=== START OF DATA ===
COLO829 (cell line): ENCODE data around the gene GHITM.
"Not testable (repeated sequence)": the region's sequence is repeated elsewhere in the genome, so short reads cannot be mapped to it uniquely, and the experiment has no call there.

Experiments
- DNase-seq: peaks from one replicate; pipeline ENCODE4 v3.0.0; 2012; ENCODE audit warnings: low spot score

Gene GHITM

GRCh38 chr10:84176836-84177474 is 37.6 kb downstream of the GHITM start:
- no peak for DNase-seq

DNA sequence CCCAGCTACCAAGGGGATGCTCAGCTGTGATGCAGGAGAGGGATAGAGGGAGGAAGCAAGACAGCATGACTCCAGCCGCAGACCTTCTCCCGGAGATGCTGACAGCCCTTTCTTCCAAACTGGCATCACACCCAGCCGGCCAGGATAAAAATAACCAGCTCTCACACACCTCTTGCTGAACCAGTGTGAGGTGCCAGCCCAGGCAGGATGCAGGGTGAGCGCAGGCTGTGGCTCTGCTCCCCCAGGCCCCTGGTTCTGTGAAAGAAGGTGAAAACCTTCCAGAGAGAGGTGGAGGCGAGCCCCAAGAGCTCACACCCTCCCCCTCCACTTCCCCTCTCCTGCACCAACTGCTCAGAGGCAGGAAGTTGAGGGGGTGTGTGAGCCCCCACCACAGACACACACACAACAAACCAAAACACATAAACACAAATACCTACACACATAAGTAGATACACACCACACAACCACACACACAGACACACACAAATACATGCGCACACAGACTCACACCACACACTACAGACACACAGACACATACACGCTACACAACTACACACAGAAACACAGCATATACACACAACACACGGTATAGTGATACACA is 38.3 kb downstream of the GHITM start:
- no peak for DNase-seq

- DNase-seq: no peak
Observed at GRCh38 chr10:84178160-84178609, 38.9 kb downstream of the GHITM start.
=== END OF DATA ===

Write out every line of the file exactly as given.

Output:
COLO829 (cell line): ENCODE data around the gene GHITM.
"Not testable (repeated sequence)": the region's sequence is repeated elsewhere in the genome, so short reads cannot be mapped to it uniquely, and the experiment has no call there.

Experiments
- DNase-seq: peaks from one replicate; pipeline ENCODE4 v3.0.0; 2012; ENCODE audit warnings: low spot score

Gene GHITM

GRCh38 chr10:84176836-84177474 is 37.6 kb downstream of the GHITM start:
- no peak for DNase-seq

DNA sequence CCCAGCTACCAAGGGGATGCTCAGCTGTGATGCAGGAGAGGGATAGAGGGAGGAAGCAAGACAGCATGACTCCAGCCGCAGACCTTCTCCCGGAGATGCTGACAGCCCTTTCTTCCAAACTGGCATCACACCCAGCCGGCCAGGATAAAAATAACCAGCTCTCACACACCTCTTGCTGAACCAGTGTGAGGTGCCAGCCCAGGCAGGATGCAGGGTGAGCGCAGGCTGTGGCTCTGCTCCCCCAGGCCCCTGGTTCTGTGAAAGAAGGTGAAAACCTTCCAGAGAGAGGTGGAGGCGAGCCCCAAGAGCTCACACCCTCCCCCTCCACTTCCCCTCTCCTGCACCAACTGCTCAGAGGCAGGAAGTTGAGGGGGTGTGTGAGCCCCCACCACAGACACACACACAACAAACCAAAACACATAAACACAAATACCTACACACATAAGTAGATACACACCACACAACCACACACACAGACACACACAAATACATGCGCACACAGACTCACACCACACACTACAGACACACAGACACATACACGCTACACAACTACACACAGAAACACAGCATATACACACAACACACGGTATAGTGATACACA is 38.3 kb downstream of the GHITM start:
- no peak for DNase-seq

- DNase-seq: no peak
Observed at GRCh38 chr10:84178160-84178609, 38.9 kb downstream of the GHITM start.